A myriad of maladies. Fatherless children are at a
dramatically greater risk of drug and alcohol abuse, mental illness,
suicide, poor educational performance, teen pregnancy, and
Source: U.S. Department of Health and
Human Services, National Center for Health Statistics,
Survey on Child Health, Washington, DC,
Drinking problems. Teenagers living in single-parent
households are more likely to abuse alcohol and at an earlier age
compared to children reared in two-parent
Source: Terry E. Duncan, Susan C. Duncan
and Hyman Hops, "The Effects of Family Cohesiveness and Peer
Encouragement on the Development of Adolescent Alcohol Use: A
Cohort-Sequential Approach to the Analysis of Longitudinal
Data," Journal of Studies on Alcohol 55
Drug Use: "...the absence of the father in the home
affects significantly the behavior of adolescents and results in the
greater use of alcohol and marijuana."
Scott Berman, "Risk Factors Leading to Adolescent Substance Abuse,"
Adolescence 30 (1995)
Sexual abuse. A study of 156 victims of child sexual
abuse found that the majority of the children came from disrupted or
single-parent homes; only 31 percent of the children lived with both
biological parents. Although stepfamilies make up only about 10 percent
of all families, 27 percent of the abused children lived with either a
stepfather or the mother's boyfriend.
Beverly Gomes-Schwartz, Jonathan Horowitz, and Albert P. Cardarelli,
"Child Sexual Abuse Victims and Their Treatment," U.S. Department of
Justice, Office of Juvenile Justice and Delinquency Prevention.
Child Abuse. Researchers in Michigan determined that
"49 percent of all child abuse cases are committed by single
Source: Joan Ditson and Sharon Shay, "A
Study of Child Abuse in Lansing, Michigan," Child Abuse and
Neglect, 8 (1984).
Deadly predictions. A family structure index -- a
composite index based on the annual rate of children involved in divorce
and the percentage of families with children present that are
female-headed -- is a strong predictor of suicide among young adult and
adolescent white males.
Source: Patricia L. McCall
and Kenneth C. Land, "Trends in White Male Adolescent, Young-Adult and
Elderly Suicide: Are There Common Underlying Structural Factors?"
Social Science Research 23, 1994.
High risk. Fatherless children are at dramatically
greater risk of suicide.
Source: U.S. Department of
Health and Human Services, National Center for Health Statistics,
Survey on Child Health, Washington, DC,
Suicidal Tendencies. In a study of 146 adolescent
friends of 26 adolescent suicide victims, teens living in single-parent
families are not only more likely to commit suicide but also more likely
to suffer from psychological disorders, when compared to teens living in
Source: David A. Brent, et al.
"Post-traumatic Stress Disorder in Peers of Adolescent Suicide Victims:
Predisposing Factors and Phenomenology." Journal of the American
Academy of Child and Adolescent Psychiatry 34, 1995.
Confused identities. Boys who grow up in
father-absent homes are more likely that those in father-present homes
to have trouble establishing appropriate sex roles and gender
Source: P.L. Adams, J.R. Milner, and N.A.
Schrepf, Fatherless Children, New York, Wiley Press, 1984.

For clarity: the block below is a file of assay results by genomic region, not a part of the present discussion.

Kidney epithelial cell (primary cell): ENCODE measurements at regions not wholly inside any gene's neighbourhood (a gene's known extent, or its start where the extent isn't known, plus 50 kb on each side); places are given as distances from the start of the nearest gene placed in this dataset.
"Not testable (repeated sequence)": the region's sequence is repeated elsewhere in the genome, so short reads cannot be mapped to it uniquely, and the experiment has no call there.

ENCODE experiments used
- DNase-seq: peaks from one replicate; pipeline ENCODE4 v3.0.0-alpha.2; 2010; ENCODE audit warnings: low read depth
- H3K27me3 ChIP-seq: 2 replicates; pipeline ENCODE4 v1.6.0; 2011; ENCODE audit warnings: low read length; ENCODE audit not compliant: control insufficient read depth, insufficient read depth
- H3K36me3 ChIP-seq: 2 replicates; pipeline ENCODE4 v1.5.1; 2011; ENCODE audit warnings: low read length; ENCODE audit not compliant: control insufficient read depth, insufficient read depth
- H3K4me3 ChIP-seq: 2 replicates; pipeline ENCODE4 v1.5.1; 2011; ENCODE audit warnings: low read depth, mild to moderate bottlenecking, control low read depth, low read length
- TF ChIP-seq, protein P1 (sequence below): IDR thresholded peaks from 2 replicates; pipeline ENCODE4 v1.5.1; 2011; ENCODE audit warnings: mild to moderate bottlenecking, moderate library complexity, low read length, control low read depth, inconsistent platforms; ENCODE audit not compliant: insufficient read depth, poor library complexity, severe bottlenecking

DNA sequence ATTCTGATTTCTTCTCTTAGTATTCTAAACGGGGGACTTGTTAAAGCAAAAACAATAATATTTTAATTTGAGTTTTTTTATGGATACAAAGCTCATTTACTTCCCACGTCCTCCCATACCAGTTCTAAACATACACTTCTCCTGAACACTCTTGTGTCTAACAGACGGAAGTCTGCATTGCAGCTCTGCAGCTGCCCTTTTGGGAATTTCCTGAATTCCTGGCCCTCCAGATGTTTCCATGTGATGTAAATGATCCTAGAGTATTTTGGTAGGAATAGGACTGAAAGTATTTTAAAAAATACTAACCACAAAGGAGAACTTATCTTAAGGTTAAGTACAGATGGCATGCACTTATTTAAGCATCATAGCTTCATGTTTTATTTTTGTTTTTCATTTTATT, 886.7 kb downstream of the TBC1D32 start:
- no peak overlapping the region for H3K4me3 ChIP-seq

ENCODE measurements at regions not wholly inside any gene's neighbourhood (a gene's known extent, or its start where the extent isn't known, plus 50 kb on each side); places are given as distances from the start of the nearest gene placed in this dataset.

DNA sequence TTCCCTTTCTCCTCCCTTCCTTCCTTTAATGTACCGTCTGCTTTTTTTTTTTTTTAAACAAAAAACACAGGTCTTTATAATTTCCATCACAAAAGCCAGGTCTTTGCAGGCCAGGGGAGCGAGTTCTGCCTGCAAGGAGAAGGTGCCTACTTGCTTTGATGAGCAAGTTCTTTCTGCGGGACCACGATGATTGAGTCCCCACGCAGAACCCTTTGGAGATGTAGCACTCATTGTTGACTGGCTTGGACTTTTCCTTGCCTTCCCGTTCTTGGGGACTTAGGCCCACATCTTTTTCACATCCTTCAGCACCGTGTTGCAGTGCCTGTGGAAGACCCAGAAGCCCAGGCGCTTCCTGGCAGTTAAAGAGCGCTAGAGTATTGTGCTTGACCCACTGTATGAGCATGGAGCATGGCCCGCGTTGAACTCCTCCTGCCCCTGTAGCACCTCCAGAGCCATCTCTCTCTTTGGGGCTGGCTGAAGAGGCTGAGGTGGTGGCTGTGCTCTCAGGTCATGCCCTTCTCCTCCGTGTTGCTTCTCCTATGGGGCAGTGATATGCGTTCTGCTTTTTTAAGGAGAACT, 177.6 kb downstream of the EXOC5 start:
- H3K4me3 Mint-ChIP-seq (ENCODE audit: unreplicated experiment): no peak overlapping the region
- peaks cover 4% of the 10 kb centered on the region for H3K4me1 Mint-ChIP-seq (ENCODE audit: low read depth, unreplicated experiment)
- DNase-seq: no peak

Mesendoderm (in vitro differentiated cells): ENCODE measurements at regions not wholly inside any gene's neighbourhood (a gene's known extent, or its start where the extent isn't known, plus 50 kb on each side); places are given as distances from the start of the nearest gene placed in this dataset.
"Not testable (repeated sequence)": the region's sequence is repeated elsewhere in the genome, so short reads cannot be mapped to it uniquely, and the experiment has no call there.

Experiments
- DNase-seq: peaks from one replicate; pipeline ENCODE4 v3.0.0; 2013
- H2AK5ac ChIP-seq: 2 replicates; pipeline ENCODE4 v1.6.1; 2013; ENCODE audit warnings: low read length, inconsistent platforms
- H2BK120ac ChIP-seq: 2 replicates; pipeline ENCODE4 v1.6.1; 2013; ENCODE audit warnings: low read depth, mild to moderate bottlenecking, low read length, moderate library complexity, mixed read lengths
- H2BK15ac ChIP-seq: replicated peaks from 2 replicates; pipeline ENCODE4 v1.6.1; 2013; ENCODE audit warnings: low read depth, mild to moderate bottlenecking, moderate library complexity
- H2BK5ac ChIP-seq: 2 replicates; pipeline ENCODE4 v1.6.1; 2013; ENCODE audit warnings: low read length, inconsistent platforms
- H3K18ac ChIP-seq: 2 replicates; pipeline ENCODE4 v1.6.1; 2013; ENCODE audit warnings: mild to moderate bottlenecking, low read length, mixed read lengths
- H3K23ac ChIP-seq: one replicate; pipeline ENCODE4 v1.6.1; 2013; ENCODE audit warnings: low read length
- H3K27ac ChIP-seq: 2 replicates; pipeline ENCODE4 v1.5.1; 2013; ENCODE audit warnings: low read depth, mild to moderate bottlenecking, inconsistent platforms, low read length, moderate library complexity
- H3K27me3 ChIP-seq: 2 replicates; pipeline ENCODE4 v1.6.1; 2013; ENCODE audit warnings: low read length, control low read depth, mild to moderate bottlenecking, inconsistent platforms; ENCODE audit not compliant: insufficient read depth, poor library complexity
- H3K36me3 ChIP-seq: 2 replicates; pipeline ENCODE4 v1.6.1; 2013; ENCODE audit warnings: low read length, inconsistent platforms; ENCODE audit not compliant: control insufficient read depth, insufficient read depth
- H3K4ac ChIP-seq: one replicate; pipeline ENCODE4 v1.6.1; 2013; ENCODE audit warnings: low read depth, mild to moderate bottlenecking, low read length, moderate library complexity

Psychiatric Problems. In 1988, a study of preschool
children admitted to New Orleans hospitals as psychiatric patients over
a 34-month period found that nearly 80 percent came from fatherless
Source: Jack Block, et al. "Parental
Functioning and the Home Environment in Families of Divorce,"
Journal of the American Academy of Child and Adolescent
Psychiatry, 27 (1988)
Emotional distress. Children living with a
never-married mother are more likely to have been treated for emotional
Source: L. Remez, "Children Who Don't Live
with Both Parents Face Behavioral Problems," Family Planning
Perspectives (January/February 1992).
Uncooperative kids. Children reared by a divorced or
never-married mother are less cooperative and score lower on tests of
intelligence than children reared in intact families. Statistical
analysis of the behavior and intelligence of these children revealed
"significant detrimental effects" of living in a female-headed
household. Growing up in a female-headed household remained a
statistical predictor of behavior problems even after adjusting for
differences in family income.
Source: Greg L.
Duncan, Jeanne Brooks-Gunn and Pamela Kato Klebanov, "Economic
Deprivation and Early Childhood Development," Child Development
Unstable families, unstable lives.
Compared to peers in two-parent homes, black children in single-parent
households are more likely to engage in troublesome behavior, and
perform poorly in school.
Source: Tom Luster and
Hariette Pipes McAdoo, "Factors Related to the Achievement and
Adjustment of Young African-American Children." Child
Development 65 (1994): 1080-1094
Beyond class lines. Even controlling for variations
across groups in parent education, race and other child and family
factors, 18- to 22-year-olds from disrupted families were twice as
likely to have poor relationships with their mothers and fathers, to
show high levels of emotional distress or problem behavior, [and] to
have received psychological help.
Zill, Donna Morrison, and Mary Jo Coiro, "Long Term Effects of Parental
Divorce on Parent-Child Relationships, Adjustment and Achievement in
Young Adulthood." Journal of Family Psychology 7 (1993).
Fatherly influence. Children with fathers at home
tend to do better in school, are less prone to depression and are more
successful in relationships. Children from one-parent families achieve
less and get into trouble more than children from two parent
Source: One Parent Families and Their